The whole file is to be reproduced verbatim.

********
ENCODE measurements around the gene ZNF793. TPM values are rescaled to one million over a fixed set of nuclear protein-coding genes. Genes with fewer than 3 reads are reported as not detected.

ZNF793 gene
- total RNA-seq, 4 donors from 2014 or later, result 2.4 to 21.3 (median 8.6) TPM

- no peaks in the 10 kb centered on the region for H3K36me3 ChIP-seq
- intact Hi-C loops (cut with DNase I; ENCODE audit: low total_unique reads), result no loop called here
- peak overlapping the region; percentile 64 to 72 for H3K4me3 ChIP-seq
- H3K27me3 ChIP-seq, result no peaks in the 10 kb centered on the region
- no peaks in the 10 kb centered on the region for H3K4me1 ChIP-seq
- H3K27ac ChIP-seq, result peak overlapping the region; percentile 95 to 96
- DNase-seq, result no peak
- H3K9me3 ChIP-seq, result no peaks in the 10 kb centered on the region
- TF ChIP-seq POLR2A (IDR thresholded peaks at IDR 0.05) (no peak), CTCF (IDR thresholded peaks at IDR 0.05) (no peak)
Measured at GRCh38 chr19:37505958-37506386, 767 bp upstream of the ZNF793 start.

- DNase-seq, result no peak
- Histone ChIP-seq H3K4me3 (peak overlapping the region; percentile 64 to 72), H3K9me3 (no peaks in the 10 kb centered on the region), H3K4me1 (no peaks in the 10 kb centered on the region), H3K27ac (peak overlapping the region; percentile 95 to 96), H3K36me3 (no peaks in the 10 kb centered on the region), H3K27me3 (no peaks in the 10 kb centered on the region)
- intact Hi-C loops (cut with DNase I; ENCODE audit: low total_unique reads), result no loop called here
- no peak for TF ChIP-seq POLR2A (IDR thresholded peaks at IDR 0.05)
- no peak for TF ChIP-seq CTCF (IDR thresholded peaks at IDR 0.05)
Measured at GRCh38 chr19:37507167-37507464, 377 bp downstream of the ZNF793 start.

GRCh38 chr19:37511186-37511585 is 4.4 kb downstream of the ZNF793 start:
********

ENCODE measurements around the gene ZNF793. TPM values are rescaled to one million over a fixed set of nuclear protein-coding genes. Genes with fewer than 3 reads are reported as not detected.

ZNF793 gene
- total RNA-seq, 4 donors from 2014 or later, result 2.4 to 21.3 (median 8.6) TPM

- no peaks in the 10 kb centered on the region for H3K36me3 ChIP-seq
- intact Hi-C loops (cut with DNase I; ENCODE audit: low total_unique reads), result no loop called here
- peak overlapping the region; percentile 64 to 72 for H3K4me3 ChIP-seq
- H3K27me3 ChIP-seq, result no peaks in the 10 kb centered on the region
- no peaks in the 10 kb centered on the region for H3K4me1 ChIP-seq
- H3K27ac ChIP-seq, result peak overlapping the region; percentile 95 to 96
- DNase-seq, result no peak
- H3K9me3 ChIP-seq, result no peaks in the 10 kb centered on the region
- TF ChIP-seq POLR2A (IDR thresholded peaks at IDR 0.05) (no peak), CTCF (IDR thresholded peaks at IDR 0.05) (no peak)
Measured at GRCh38 chr19:37505958-37506386, 767 bp upstream of the ZNF793 start.

- DNase-seq, result no peak
- Histone ChIP-seq H3K4me3 (peak overlapping the region; percentile 64 to 72), H3K9me3 (no peaks in the 10 kb centered on the region), H3K4me1 (no peaks in the 10 kb centered on the region), H3K27ac (peak overlapping the region; percentile 95 to 96), H3K36me3 (no peaks in the 10 kb centered on the region), H3K27me3 (no peaks in the 10 kb centered on the region)
- intact Hi-C loops (cut with DNase I; ENCODE audit: low total_unique reads), result no loop called here
- no peak for TF ChIP-seq POLR2A (IDR thresholded peaks at IDR 0.05)
- no peak for TF ChIP-seq CTCF (IDR thresholded peaks at IDR 0.05)
Measured at GRCh38 chr19:37507167-37507464, 377 bp downstream of the ZNF793 start.

GRCh38 chr19:37511186-37511585 is 4.4 kb downstream of the ZNF793 start: